The last gig I'd been to before this was Jeff Beck at the Palais. The Grounded Dutchman and I got last minute tickets to his second concert. I have no idea how that man does what he does with a guitar, but it's a form of magic. It was one of those hot nights in Melbourne, when everything was trying to cool down and failing miserably. All you could to was sit back, drink beer and hope that something would take you away from the stifling heat. I only remember being transported to another place as this magical electric guitar music played on. GD has always said I'm funny when I listen to music. I seem to disappear as I let the beat and melody take me over.
He's right - music is like a drug to me - it's partly why I listen to talking books or podcasts when I'm in the car - other than it's too embarrasing when I get caught singing along and I tend to drift of. Talking books are much safer.
Last night was a bit different to other gigs. Alice is not having a great time at the moment. After a day which involved a few hours in a dentist chair, worrying about an imminent trip back to England to see her ailing father, her head was elsewhere. Her husband Dougall was also a bit quiet. He recently snapped his achilles tendon, so he's only just getting back on his feet. Thankfully for Dougall, he arranged a possie in the stalls, not in the floor, which really did look a bit feral. Though looking forward to the mosh pit, I think I'm glad we were up in the seats. I don't know how I'd go with crowd surfers overhead.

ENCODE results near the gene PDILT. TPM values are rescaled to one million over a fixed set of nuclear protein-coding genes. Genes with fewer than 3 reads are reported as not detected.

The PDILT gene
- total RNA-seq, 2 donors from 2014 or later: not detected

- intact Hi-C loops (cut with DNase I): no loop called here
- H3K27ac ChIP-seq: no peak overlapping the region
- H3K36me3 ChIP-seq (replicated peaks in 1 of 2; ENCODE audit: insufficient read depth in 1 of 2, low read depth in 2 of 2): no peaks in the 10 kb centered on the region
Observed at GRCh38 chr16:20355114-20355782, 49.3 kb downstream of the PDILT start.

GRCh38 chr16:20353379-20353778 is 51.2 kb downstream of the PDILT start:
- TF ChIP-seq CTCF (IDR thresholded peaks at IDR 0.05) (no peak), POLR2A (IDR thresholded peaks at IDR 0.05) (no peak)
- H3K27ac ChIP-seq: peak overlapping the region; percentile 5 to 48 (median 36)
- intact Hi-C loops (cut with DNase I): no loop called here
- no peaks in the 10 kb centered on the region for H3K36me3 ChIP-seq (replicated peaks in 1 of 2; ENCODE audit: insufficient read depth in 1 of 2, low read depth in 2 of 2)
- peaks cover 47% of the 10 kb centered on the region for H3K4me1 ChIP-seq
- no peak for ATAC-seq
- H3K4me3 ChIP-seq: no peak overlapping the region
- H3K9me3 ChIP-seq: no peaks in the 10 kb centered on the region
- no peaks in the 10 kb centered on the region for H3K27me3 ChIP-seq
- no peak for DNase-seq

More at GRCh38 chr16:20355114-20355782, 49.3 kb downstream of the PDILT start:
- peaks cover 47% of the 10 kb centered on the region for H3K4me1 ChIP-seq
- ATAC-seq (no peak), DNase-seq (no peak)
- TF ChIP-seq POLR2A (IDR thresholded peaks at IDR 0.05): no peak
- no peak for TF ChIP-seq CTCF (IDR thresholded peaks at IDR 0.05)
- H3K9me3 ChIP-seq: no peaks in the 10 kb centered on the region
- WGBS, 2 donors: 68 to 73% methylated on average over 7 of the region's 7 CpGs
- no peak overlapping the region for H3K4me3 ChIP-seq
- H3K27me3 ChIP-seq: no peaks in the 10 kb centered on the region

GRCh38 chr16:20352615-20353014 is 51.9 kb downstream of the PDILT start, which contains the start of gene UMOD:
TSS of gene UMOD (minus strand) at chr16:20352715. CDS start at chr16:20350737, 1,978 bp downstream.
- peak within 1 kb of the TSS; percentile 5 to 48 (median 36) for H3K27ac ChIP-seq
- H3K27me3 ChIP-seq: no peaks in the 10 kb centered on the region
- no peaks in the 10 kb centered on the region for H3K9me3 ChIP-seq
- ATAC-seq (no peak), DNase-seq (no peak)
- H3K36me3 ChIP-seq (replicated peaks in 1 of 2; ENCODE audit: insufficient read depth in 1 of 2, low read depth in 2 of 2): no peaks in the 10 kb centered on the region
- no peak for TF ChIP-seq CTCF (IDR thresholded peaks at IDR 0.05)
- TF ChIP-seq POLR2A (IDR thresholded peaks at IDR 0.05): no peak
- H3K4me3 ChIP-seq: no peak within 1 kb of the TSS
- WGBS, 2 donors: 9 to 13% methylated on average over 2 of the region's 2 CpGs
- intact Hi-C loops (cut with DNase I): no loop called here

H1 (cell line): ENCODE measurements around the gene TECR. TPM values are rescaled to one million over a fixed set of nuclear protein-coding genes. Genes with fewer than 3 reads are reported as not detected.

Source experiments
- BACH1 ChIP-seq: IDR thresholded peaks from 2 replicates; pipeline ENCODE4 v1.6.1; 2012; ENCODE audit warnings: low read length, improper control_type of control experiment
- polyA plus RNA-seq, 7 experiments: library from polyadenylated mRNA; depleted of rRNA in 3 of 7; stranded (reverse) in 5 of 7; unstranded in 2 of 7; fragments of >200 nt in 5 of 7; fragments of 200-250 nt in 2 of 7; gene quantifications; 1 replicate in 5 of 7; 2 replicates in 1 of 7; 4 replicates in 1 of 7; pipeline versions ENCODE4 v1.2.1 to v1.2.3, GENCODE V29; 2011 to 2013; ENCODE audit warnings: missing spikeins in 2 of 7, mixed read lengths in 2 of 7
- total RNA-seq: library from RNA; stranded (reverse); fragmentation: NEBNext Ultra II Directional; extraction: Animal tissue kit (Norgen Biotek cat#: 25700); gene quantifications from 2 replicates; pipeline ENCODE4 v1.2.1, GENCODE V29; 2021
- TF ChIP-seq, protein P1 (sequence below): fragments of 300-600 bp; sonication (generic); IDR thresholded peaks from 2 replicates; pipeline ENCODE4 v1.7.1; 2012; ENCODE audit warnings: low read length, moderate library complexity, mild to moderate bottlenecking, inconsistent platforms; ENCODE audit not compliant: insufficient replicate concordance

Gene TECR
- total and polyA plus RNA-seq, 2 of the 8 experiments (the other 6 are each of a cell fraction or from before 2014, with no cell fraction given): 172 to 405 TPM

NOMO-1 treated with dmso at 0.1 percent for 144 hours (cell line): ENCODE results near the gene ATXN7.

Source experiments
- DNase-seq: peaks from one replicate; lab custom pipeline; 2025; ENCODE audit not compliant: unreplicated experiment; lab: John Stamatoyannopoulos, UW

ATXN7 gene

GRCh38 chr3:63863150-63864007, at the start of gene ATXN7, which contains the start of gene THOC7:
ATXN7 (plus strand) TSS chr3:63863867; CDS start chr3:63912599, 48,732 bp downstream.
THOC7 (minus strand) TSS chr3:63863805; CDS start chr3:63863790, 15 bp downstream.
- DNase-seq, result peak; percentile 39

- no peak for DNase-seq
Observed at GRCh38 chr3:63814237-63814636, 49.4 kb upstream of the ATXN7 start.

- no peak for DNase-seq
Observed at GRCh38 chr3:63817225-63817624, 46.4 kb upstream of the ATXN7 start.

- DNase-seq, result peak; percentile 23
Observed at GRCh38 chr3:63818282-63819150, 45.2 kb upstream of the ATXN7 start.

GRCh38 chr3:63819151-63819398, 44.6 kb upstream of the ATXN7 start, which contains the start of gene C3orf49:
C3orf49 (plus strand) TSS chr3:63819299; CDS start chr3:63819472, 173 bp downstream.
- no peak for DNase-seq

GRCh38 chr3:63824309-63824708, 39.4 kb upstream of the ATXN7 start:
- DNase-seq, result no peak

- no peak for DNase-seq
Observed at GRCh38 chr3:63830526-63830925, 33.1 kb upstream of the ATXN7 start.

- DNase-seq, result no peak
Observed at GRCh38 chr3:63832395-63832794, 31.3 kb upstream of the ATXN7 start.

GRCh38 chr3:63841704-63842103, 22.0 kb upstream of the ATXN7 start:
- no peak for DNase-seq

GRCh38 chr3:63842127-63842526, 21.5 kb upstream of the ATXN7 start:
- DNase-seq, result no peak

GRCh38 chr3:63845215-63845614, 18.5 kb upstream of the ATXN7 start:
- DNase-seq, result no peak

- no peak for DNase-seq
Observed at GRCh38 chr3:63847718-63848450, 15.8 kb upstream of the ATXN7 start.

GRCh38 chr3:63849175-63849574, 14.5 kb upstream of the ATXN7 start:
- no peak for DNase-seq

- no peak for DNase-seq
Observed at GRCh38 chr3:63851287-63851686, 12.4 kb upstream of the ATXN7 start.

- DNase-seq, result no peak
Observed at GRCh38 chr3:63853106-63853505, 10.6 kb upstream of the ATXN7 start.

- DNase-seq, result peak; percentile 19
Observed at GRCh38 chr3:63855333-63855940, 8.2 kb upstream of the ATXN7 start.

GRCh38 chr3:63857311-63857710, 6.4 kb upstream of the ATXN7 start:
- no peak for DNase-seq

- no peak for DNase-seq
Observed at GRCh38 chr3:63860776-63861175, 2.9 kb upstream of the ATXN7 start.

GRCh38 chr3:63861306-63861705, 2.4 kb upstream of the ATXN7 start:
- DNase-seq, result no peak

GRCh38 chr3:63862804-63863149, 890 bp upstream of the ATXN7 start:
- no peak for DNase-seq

Festering, whoops, Festival Hall has been in existence since God was boy. Talking to some folks on the tram on the way in, this fellow way saying he saw the Roller Derby there in the early seventies. This is possibly the last time the hall got a make over. You mention the place to some and the words 'death trap' come out. At least you can't smoke in venues any more. Mosh pits have lost their danger appeal now you can't lose an eye to a lit ciggy any more. Nor will the place be torched by the but ends (though the electrics might get it in the end) But the accoustics aren't too bad - and they sell beer. What more do we need? .
Being the magicians that they are, the Pixies delivered with buckets. Starting with a few B-sides, they went on to play the whole of the Doolittle album, end to end. Heaven. The bad day, the dentist chair, the Hell Week, a sick father and a dodgy leg all disappeared. All that existed was rock and roll, the manic movements of Dave on the drums, Frank Black at his creepy best, the etherial harmonies from Kim and Joey going hell for leather on the drums.
Alice has the advantage over me - being a good Essex girl she can whistle with her fingers in her mouth - I just have to scream. We did lots of both. We danced a lot. We got lost in the beat. I can't think why I don't do this more often.
Alice and I took bets on the encore. We knew there should be two of them. The first set was almost a forgone conclusion. The Second encore was going to be where the gems came out. Alice wanted to hear "Head On", the cover of the Jesus and Mary Chain song that they do. I just wanted to hear "Where is my Mind." And "Nimrod's Son". We got our wish. Along with "Vamos" and "Gigantic" as a third encore.
We left, amid a cloud of cigarette and dope smoke that had sprung from the crowd leaving the builidng - tired, hoarse and happy.
Today, I feel very flat. Maybe that's why they only play for such a short time so infrequently. Too much of a good thing would be dreadful.
But there can never be too much of The Pixies.
p.s. for those of you asking who the hell are The Pixies - without the Pixies there would be no Nirvana.
I give you my favourite ever Pixies song. "Where is my Mind."